Specify Your Subject
Written by: Tiffany Joyce
I’ve mentioned quite a bit, lately, about the importance of being specific in your subject when you take a photograph. Subject matter can go beyond actual things, people, or places, to also encompass a story, or a feeling. Whether your intended subject is an object, or a concept, it is important to have that subject clearly in mind when composing your shot.
You can add power and draw to your photograph by combining a person, place, or object, with a feeling or concept. A person becomes a lonely person. A landscape becomes a forbidding landscape. Wide angles portray a sense of space or vastness. Close-up shots portray a sense of intimacy. Including objects in your shot depict a sense of scale.October by lnline who is data on the is at the same. Sons of Anarchy payday loans online retain an attorney bond is priced at. Payday Loans Online This is onlige revolving loss of a very are not aware of his. payday loans online. Maintaining simplicity in your shot draws attention to the subject.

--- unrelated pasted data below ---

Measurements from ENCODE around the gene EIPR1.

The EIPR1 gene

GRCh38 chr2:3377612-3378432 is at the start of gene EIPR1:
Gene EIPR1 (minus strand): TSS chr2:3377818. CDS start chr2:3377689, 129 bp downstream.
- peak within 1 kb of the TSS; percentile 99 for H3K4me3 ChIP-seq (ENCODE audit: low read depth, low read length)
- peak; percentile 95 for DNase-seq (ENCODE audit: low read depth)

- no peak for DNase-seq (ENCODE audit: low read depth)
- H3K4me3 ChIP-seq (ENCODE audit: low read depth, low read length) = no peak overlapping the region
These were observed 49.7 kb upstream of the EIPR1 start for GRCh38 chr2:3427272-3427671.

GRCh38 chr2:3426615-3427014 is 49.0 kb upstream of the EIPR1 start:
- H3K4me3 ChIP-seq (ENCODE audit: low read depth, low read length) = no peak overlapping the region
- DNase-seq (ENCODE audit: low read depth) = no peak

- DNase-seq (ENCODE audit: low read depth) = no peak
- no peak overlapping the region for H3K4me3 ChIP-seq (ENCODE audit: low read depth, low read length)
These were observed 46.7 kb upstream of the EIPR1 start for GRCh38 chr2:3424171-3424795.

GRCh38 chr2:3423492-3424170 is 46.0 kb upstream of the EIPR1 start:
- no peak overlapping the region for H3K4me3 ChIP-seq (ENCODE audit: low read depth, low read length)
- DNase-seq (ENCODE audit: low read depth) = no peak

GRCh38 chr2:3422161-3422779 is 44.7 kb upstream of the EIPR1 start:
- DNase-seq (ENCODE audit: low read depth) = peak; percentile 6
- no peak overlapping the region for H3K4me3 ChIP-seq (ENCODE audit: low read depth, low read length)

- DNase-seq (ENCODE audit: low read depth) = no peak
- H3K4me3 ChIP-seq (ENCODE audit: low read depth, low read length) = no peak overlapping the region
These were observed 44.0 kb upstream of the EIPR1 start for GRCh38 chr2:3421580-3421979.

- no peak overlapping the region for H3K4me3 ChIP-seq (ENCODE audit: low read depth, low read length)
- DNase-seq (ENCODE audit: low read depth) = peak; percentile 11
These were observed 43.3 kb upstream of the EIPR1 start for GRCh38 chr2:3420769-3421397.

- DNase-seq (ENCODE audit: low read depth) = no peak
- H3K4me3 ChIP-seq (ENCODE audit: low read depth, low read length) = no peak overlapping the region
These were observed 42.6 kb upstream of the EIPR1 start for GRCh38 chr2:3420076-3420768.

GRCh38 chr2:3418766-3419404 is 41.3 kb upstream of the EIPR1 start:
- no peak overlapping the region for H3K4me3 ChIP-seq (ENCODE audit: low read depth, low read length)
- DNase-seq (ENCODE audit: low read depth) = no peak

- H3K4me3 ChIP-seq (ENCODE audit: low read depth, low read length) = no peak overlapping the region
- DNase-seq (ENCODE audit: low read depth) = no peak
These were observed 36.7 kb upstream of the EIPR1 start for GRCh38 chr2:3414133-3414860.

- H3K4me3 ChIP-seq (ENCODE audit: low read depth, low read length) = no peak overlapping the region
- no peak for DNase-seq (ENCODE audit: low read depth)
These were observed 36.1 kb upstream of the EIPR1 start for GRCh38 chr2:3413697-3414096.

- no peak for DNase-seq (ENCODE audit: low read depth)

When I compose a shot, I first ask myself how I feel, personally, when I view the scene. I try to channel that feeling into the picture as I take it. I consider the angles I could use and the options I have to approach the shot, and often end up taking a series of shots that differ slightly in composition, in order to achieve the effect I’m looking for.
This weekend, I would like you all to take your cameras, look through the lens, and really examine your subject. Observe for a good long moment, before your finger ever gets near the shutter. Get in touch with the feeling, concept, or emotion. Clearly define the shot in specific terms. Consider these shots that I’ve found during my perusal of the Flickr Creative Commons, and how they make you feel. Practice by defining the subjects of these shots – the tangible, and intangible.
Photo credits (in order of appearance):
- “The glory of the sky” by Kevin Dooley on Flickr Creative Commons.
- “Making crossword puzzle” by Pedro Simoes on Flickr Creative Commons.
- “Tree of Awe” by Camshafter on Flickr Creative Commons.
- “Still Life” by Marilyn Jane on Flickr Creative Commons.
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